The four men down at the Ulu Pandan canal would have gotten passersby amused. It was an unusual sight, especially within the concrete jungle of Singapore.
The men were fishing – not with a net, or a hook – but a bedsheet they retrieved from a garbage collector at Holland Grove Avenue. The mattress served as a net as the other men used their bodies to corner the fishes into their makeshift net.
It was a very long time ago when they went fishing with a bedsheet.
He only wants to be known as Reuben. He said it reminded him of his childhood, as he hoisted the bedsheet full of fishes on to the side of the canal.
The 34-year-old is a construction worker. He arrived in Singapore five years ago from a remote village in Bangladesh. He had not been home since.
“I used to do this when I was a small boy. Near my home, there is a river. A very big river runs all the way to another village. In the evening, I and my friends go there to catch fish, like now. We use cloth because we don’t have other things.”
He said: “I like Singapore. I find the life here is good. But sometimes, I miss my home.” Reuben’s brother and parents live in Bangladesh.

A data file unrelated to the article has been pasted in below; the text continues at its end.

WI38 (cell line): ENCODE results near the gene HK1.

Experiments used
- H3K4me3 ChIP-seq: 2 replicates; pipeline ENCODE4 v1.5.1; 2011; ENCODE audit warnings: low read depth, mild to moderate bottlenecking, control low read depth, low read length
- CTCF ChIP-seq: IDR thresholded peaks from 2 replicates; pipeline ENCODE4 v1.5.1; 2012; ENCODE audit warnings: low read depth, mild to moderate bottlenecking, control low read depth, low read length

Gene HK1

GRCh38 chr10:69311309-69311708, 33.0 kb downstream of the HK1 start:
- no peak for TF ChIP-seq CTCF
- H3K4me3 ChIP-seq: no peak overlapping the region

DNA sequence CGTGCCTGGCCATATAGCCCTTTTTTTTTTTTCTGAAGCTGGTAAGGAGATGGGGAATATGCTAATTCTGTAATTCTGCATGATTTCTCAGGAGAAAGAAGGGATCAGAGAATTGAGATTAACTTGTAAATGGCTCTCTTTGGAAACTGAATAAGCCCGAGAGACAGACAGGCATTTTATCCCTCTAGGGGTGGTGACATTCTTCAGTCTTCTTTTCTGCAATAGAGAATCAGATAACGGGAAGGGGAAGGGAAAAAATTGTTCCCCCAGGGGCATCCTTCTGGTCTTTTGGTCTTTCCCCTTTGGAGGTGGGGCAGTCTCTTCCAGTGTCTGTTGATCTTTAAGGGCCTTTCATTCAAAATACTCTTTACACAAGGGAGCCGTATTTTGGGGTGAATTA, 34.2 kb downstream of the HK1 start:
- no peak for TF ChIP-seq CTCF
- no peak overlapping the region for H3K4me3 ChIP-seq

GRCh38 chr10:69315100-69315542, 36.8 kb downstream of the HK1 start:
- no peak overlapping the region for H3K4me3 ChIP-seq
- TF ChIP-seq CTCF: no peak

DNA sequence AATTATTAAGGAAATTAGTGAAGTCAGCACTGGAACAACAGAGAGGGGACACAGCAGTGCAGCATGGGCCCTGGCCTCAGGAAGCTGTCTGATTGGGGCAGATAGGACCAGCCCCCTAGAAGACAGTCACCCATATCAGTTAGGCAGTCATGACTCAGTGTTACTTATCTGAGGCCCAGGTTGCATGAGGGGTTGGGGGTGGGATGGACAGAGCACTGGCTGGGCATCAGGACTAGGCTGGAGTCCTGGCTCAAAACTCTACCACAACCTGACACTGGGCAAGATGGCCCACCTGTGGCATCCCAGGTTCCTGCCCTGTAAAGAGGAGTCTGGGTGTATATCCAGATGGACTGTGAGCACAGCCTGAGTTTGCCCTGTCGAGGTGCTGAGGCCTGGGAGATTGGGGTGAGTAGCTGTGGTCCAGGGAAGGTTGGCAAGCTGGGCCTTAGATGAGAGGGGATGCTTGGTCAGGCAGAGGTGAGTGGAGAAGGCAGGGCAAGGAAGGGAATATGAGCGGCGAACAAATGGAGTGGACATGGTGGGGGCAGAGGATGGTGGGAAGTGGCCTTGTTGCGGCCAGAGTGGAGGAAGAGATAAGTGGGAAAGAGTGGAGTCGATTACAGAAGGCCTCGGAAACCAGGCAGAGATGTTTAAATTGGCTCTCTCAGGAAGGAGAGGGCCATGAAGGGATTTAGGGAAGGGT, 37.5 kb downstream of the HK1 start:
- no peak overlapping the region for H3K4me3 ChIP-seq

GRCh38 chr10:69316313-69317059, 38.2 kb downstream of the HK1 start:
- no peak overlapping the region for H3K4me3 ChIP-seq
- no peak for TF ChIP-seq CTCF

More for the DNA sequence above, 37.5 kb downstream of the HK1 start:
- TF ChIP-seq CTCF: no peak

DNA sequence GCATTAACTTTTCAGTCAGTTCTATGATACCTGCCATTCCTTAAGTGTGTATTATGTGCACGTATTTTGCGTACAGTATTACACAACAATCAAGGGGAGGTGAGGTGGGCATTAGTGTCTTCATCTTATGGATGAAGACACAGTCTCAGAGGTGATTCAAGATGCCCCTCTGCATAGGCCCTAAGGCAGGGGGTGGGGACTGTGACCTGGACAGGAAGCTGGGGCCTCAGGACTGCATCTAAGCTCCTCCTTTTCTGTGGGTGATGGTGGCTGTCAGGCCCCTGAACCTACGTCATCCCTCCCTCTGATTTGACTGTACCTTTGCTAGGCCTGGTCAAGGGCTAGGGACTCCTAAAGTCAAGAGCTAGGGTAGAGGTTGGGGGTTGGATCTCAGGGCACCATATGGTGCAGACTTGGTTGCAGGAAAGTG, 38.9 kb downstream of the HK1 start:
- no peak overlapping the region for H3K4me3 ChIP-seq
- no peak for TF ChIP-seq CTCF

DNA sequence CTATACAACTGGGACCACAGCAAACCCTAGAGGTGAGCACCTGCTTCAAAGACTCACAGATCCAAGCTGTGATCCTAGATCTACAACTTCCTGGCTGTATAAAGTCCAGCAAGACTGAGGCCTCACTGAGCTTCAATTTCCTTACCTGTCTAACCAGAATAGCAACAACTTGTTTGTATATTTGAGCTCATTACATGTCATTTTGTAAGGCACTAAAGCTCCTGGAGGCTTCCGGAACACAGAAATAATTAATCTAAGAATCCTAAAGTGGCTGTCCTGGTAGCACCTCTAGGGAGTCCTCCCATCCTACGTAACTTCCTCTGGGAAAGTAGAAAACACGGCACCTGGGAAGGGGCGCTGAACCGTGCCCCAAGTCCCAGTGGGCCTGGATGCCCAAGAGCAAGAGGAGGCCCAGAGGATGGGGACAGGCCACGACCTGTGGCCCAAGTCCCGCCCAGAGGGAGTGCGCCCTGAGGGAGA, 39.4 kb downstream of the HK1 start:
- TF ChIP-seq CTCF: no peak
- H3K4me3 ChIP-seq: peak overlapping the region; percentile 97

His other friends nodded.
They usually spent their afternoon breaks at the playground at Holland Grove Avenue – one of the few locations with trees large enough to shade them from the scorching heat.
“Usually we just lie around under the trees and sleep. But it is boring.
“So today first time we try to fish,” he said.
But little do these men know that a long time ago, local children used to fish at the canal too. Like Rueben and his friends, they used bottles, plastic bags – or anything they can find – to catch fishes.
They called it longkang fishing.
One Singaporean, Ronnie Tan, wrote about his memory of longkang fishing in his blog:
“Every school day when the weather permitted and when the stream’s water level was ankle-deep, few of my schoolmates would go down into the stream with plastic bags to catch the guppies…
“On a good day, one was able to harvest scores of them but of course, when the stream swelled during or after the rain, all fishing activities stopped as the swift flowing currents could prove too strong, even for the strongest of swimmers.”
Now longkang fishing is something of the past.
Yet at the Ulu Pandan canal, framed by concrete buildings and an MRT station, Rueben and his friends relive their past.
“Tonight, we going to barbeque and eat. Nothing to do at night. So we come together and eat.”